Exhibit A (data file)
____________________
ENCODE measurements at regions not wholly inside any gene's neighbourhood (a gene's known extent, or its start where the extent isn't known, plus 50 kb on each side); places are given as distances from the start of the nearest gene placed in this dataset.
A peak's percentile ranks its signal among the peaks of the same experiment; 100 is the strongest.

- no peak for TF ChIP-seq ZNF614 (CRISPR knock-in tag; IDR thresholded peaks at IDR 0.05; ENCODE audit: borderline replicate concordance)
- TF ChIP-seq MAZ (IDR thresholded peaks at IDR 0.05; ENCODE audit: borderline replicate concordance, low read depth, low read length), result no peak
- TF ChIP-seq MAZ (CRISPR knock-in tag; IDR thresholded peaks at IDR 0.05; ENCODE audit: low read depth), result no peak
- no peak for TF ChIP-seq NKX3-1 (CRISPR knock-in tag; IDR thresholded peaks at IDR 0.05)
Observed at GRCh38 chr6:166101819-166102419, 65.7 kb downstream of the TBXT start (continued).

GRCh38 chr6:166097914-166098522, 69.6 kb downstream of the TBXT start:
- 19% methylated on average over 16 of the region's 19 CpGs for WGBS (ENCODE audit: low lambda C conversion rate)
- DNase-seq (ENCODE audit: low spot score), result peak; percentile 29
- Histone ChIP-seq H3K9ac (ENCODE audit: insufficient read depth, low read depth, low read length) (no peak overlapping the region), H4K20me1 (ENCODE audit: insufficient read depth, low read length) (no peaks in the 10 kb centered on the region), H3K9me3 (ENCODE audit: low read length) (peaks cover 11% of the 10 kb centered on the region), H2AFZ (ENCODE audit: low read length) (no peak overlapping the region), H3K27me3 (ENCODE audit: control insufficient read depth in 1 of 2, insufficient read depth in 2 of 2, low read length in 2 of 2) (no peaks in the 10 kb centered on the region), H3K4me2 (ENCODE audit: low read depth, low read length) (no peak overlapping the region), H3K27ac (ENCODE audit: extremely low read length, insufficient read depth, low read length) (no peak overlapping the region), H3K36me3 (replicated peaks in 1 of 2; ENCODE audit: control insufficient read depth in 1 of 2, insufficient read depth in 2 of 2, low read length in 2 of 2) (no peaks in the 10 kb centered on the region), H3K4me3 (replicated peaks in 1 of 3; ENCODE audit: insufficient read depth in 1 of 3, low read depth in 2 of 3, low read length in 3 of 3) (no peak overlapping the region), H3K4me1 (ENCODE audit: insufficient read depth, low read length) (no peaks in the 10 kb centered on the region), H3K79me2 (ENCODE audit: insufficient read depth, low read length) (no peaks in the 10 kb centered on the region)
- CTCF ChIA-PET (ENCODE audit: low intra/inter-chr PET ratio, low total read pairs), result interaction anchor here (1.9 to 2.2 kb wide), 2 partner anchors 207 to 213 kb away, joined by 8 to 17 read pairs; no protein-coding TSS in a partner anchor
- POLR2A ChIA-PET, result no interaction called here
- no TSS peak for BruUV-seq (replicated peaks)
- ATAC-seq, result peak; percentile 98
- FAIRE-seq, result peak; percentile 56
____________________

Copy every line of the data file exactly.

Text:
ENCODE measurements at regions not wholly inside any gene's neighbourhood (a gene's known extent, or its start where the extent isn't known, plus 50 kb on each side); places are given as distances from the start of the nearest gene placed in this dataset.
A peak's percentile ranks its signal among the peaks of the same experiment; 100 is the strongest.

- no peak for TF ChIP-seq ZNF614 (CRISPR knock-in tag; IDR thresholded peaks at IDR 0.05; ENCODE audit: borderline replicate concordance)
- TF ChIP-seq MAZ (IDR thresholded peaks at IDR 0.05; ENCODE audit: borderline replicate concordance, low read depth, low read length), result no peak
- TF ChIP-seq MAZ (CRISPR knock-in tag; IDR thresholded peaks at IDR 0.05; ENCODE audit: low read depth), result no peak
- no peak for TF ChIP-seq NKX3-1 (CRISPR knock-in tag; IDR thresholded peaks at IDR 0.05)
Observed at GRCh38 chr6:166101819-166102419, 65.7 kb downstream of the TBXT start (continued).

GRCh38 chr6:166097914-166098522, 69.6 kb downstream of the TBXT start:
- 19% methylated on average over 16 of the region's 19 CpGs for WGBS (ENCODE audit: low lambda C conversion rate)
- DNase-seq (ENCODE audit: low spot score), result peak; percentile 29
- Histone ChIP-seq H3K9ac (ENCODE audit: insufficient read depth, low read depth, low read length) (no peak overlapping the region), H4K20me1 (ENCODE audit: insufficient read depth, low read length) (no peaks in the 10 kb centered on the region), H3K9me3 (ENCODE audit: low read length) (peaks cover 11% of the 10 kb centered on the region), H2AFZ (ENCODE audit: low read length) (no peak overlapping the region), H3K27me3 (ENCODE audit: control insufficient read depth in 1 of 2, insufficient read depth in 2 of 2, low read length in 2 of 2) (no peaks in the 10 kb centered on the region), H3K4me2 (ENCODE audit: low read depth, low read length) (no peak overlapping the region), H3K27ac (ENCODE audit: extremely low read length, insufficient read depth, low read length) (no peak overlapping the region), H3K36me3 (replicated peaks in 1 of 2; ENCODE audit: control insufficient read depth in 1 of 2, insufficient read depth in 2 of 2, low read length in 2 of 2) (no peaks in the 10 kb centered on the region), H3K4me3 (replicated peaks in 1 of 3; ENCODE audit: insufficient read depth in 1 of 3, low read depth in 2 of 3, low read length in 3 of 3) (no peak overlapping the region), H3K4me1 (ENCODE audit: insufficient read depth, low read length) (no peaks in the 10 kb centered on the region), H3K79me2 (ENCODE audit: insufficient read depth, low read length) (no peaks in the 10 kb centered on the region)
- CTCF ChIA-PET (ENCODE audit: low intra/inter-chr PET ratio, low total read pairs), result interaction anchor here (1.9 to 2.2 kb wide), 2 partner anchors 207 to 213 kb away, joined by 8 to 17 read pairs; no protein-coding TSS in a partner anchor
- POLR2A ChIA-PET, result no interaction called here
- no TSS peak for BruUV-seq (replicated peaks)
- ATAC-seq, result peak; percentile 98
- FAIRE-seq, result peak; percentile 56